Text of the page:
The relative importance of groundwater flow to the sea and the difficulties related to its control, added to the difficult geological conditions of most of the investigated sites for storage dams, make the manageable resources of Lebanon certainly much lower than the global figure of 4.8 km3/year. The most realistic figure recognized does not exceed 2.2-2.5 km/year.
The Litani River Authority implemented three hillside stock ponds in the early 1970s for a total storage capacity of about 1.8 million m3.
The World Bank reports that at least 80 countries have water shortages and 2 billion people lack access to clean water. More disturbingly, the World Health Organization has reported that 1 billion people lack enough water to simply meet their basic needs, unfortunately in many countries water is scarce or contaminated.
Other than river water, Lebanon relies heavily on groundwater as a source for drinking water, mainly replenished from rain and snowfall. The wells in the region are over extracted, causing a major problem for the aquifers. Over extraction of the aquifers is causing sea water intrusion, making it much more difficult to treat the water. The TDS in the wells increases and can reach up to 25,000 ppm. In order to treat water at that level, you must use a desalination system instead of a brackish water reverse osmosis system, which increases the cost for the end-user.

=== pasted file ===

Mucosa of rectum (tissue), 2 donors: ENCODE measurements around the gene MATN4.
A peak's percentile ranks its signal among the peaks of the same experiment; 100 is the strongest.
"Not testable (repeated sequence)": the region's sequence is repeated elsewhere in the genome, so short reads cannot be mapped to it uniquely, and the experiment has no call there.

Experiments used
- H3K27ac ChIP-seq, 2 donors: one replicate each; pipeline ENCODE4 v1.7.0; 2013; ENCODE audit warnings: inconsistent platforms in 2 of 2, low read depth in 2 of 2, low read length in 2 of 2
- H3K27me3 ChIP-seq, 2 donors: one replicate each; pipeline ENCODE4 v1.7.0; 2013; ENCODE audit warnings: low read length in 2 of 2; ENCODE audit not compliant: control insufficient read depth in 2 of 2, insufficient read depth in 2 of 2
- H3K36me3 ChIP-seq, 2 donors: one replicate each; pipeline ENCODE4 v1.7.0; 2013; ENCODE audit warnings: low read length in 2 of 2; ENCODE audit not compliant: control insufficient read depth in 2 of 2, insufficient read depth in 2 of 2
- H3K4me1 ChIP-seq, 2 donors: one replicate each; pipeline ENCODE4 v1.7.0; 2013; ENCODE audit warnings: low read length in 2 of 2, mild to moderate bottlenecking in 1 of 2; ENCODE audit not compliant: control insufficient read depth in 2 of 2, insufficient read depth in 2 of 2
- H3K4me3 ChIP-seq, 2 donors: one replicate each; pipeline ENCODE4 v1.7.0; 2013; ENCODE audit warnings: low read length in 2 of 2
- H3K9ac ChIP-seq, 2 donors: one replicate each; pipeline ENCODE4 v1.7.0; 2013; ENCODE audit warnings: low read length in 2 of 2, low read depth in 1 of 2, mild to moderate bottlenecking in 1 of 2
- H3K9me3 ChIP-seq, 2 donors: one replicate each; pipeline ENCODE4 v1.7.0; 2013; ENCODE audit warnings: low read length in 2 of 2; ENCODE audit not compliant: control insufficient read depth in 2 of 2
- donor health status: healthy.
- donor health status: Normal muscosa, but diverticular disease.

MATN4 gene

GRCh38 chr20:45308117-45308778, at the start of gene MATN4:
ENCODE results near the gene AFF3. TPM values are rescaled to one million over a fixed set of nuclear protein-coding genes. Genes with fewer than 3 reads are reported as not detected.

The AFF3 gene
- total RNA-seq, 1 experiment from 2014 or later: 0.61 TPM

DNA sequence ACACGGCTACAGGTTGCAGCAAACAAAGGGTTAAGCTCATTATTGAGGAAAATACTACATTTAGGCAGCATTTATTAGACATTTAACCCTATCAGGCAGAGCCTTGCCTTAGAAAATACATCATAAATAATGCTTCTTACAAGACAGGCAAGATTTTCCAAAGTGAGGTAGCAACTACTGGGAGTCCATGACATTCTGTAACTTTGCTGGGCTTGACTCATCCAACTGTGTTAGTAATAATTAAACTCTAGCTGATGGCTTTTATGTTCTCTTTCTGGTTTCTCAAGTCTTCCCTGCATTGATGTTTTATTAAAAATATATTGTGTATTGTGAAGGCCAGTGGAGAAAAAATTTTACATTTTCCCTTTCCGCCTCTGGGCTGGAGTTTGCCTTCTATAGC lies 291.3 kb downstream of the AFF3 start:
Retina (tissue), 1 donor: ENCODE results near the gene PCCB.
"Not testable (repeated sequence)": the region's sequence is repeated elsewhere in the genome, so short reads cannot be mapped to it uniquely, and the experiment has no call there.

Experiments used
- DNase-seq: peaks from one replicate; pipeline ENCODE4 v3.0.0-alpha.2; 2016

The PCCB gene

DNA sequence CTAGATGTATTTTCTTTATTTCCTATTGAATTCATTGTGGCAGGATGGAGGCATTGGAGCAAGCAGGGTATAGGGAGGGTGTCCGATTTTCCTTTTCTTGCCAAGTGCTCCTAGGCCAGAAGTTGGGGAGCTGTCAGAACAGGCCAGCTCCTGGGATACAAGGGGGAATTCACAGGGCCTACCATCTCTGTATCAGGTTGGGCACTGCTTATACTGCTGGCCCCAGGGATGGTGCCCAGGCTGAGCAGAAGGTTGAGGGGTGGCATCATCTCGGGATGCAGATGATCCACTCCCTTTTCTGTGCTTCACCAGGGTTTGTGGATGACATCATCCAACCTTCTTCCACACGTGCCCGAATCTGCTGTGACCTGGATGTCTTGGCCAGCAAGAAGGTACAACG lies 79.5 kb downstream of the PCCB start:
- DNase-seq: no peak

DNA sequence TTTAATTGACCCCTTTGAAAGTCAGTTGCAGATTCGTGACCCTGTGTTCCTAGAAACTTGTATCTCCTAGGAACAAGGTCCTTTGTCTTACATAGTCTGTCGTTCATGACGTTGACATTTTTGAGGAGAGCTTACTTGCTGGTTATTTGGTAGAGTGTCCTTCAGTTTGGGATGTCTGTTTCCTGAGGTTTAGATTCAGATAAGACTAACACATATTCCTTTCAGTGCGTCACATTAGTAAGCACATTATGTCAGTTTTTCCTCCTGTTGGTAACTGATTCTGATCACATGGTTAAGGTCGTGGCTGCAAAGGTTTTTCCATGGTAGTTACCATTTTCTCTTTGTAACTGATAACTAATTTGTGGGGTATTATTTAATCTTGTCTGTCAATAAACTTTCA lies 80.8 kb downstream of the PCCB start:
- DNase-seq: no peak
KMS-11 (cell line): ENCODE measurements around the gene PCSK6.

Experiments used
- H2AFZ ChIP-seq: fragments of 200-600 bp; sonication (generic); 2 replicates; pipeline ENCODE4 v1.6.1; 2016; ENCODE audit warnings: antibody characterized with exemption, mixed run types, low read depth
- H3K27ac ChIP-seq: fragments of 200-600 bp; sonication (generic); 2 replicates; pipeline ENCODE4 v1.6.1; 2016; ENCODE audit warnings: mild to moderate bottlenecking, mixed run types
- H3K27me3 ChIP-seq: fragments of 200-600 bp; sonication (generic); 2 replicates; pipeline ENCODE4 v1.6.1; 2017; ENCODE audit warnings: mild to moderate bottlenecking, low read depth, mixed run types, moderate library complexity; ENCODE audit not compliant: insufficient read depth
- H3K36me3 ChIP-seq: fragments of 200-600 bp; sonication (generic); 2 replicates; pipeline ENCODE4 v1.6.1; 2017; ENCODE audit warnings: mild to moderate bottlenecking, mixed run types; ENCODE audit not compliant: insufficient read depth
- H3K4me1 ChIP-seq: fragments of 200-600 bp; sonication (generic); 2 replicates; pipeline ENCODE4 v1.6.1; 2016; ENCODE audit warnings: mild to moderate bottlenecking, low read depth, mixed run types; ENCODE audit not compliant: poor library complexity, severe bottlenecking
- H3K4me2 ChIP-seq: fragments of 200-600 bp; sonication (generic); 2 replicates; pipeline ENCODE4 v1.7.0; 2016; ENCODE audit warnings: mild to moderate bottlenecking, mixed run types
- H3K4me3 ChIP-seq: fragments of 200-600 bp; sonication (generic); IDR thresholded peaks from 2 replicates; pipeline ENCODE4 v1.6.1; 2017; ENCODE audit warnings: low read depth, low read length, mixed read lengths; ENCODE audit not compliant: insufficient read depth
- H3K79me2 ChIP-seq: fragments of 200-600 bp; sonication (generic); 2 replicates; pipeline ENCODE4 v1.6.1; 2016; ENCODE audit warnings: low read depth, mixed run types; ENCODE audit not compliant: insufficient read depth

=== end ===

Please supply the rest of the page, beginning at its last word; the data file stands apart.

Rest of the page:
The problem of overusing well water can be solved by increasing the use of sea water reverse osmosis systems in the region. Because Lebanon has access to the Mediterranean Sea, using desalination systems will help with water shortage.
Pure Aqua designs, engineers, and manufactures sea water reverse osmosis systems from 380 to 660,000 gallons per day.
Pure Aqua sold a system to a livestock vessel that would transport animals from New Zealand to Lebanon. The issue they were facing was the cost and energy needed to transport drinking water for the livestock on the vessel. They needed a solution that would save them money and fuel. Pure Aqua designed a desalination system that was installed directly on the vessel to provide them with clean drinking water.
Beirut City Center:
Pure Aqua manufactured a sea water reverse osmosis system for human consumption. Beirut City Center required a sea water system to treat well water with a feed water TDS of 12,000 ppm. The feed water contained high levels of iron as well. Pure Aqua provided a birm filter to treat the water before being passed on to the RO system. The sea water systems capacity was 4.8 lit/sec, manufactured with pre and post treatment.
Pure Aqua designed and manufactured an industrial sea water reverse osmosis system to treat 36,000 GPD to treat well water in Lebanon.
Pure Aqua provides a wide range of filtration and economical solutions based on Lebanon's water resources.
Lebanon's main water resources are:
- Surface water “is water from river, rain water, lake or fresh water wetland, which can be treated using different methods, such as Ultrafiltration Systems, Media Water Filters, brackish Water RO.
- Desalination can be used for water from ocean, or sea source, which can be treated using Sea Water Reverse Osmosis Systems; Desalination Systems
- Ground Water or brackish water is from water located in the pore space of soil and rock “Borehole well”, which can be treated using Reverse Osmosis Systems, Media Water Filters, Chemical Dosing, UV Sterilizers.
- Government water supply, which could have high level of hardness or high level of chlorine, can be treated with Water Softeners, Media Water Filters
Pure Aqua manufactures water treatment systems that meet the World Health Organization requirements.